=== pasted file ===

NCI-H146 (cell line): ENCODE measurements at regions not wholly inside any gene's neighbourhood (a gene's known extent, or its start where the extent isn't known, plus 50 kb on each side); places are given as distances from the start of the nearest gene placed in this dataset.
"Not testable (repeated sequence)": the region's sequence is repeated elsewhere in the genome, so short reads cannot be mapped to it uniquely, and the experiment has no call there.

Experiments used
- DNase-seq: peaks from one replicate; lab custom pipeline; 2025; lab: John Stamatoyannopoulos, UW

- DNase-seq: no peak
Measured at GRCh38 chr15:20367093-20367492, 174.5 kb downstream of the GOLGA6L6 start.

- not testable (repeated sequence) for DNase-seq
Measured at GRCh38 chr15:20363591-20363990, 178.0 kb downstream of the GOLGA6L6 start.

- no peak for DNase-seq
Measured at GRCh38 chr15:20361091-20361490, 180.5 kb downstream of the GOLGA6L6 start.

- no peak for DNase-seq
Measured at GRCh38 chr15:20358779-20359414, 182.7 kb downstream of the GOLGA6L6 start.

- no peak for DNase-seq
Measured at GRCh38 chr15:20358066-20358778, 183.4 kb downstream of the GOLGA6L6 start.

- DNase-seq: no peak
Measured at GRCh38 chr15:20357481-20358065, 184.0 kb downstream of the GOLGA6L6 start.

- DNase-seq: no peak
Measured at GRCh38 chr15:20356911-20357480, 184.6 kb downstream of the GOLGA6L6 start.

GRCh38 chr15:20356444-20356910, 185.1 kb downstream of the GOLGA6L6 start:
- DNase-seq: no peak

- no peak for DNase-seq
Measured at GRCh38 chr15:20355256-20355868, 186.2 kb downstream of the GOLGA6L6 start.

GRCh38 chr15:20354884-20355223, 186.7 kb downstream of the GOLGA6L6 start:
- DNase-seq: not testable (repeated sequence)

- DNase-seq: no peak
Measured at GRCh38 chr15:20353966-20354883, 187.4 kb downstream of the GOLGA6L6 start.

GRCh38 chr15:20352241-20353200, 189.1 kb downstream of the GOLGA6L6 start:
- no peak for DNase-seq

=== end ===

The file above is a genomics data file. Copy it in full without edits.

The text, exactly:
NCI-H146 (cell line): ENCODE measurements at regions not wholly inside any gene's neighbourhood (a gene's known extent, or its start where the extent isn't known, plus 50 kb on each side); places are given as distances from the start of the nearest gene placed in this dataset.
"Not testable (repeated sequence)": the region's sequence is repeated elsewhere in the genome, so short reads cannot be mapped to it uniquely, and the experiment has no call there.

Experiments used
- DNase-seq: peaks from one replicate; lab custom pipeline; 2025; lab: John Stamatoyannopoulos, UW

- DNase-seq: no peak
Measured at GRCh38 chr15:20367093-20367492, 174.5 kb downstream of the GOLGA6L6 start.

- not testable (repeated sequence) for DNase-seq
Measured at GRCh38 chr15:20363591-20363990, 178.0 kb downstream of the GOLGA6L6 start.

- no peak for DNase-seq
Measured at GRCh38 chr15:20361091-20361490, 180.5 kb downstream of the GOLGA6L6 start.

- no peak for DNase-seq
Measured at GRCh38 chr15:20358779-20359414, 182.7 kb downstream of the GOLGA6L6 start.

- no peak for DNase-seq
Measured at GRCh38 chr15:20358066-20358778, 183.4 kb downstream of the GOLGA6L6 start.

- DNase-seq: no peak
Measured at GRCh38 chr15:20357481-20358065, 184.0 kb downstream of the GOLGA6L6 start.

- DNase-seq: no peak
Measured at GRCh38 chr15:20356911-20357480, 184.6 kb downstream of the GOLGA6L6 start.

GRCh38 chr15:20356444-20356910, 185.1 kb downstream of the GOLGA6L6 start:
- DNase-seq: no peak

- no peak for DNase-seq
Measured at GRCh38 chr15:20355256-20355868, 186.2 kb downstream of the GOLGA6L6 start.

GRCh38 chr15:20354884-20355223, 186.7 kb downstream of the GOLGA6L6 start:
- DNase-seq: not testable (repeated sequence)

- DNase-seq: no peak
Measured at GRCh38 chr15:20353966-20354883, 187.4 kb downstream of the GOLGA6L6 start.

GRCh38 chr15:20352241-20353200, 189.1 kb downstream of the GOLGA6L6 start:
- no peak for DNase-seq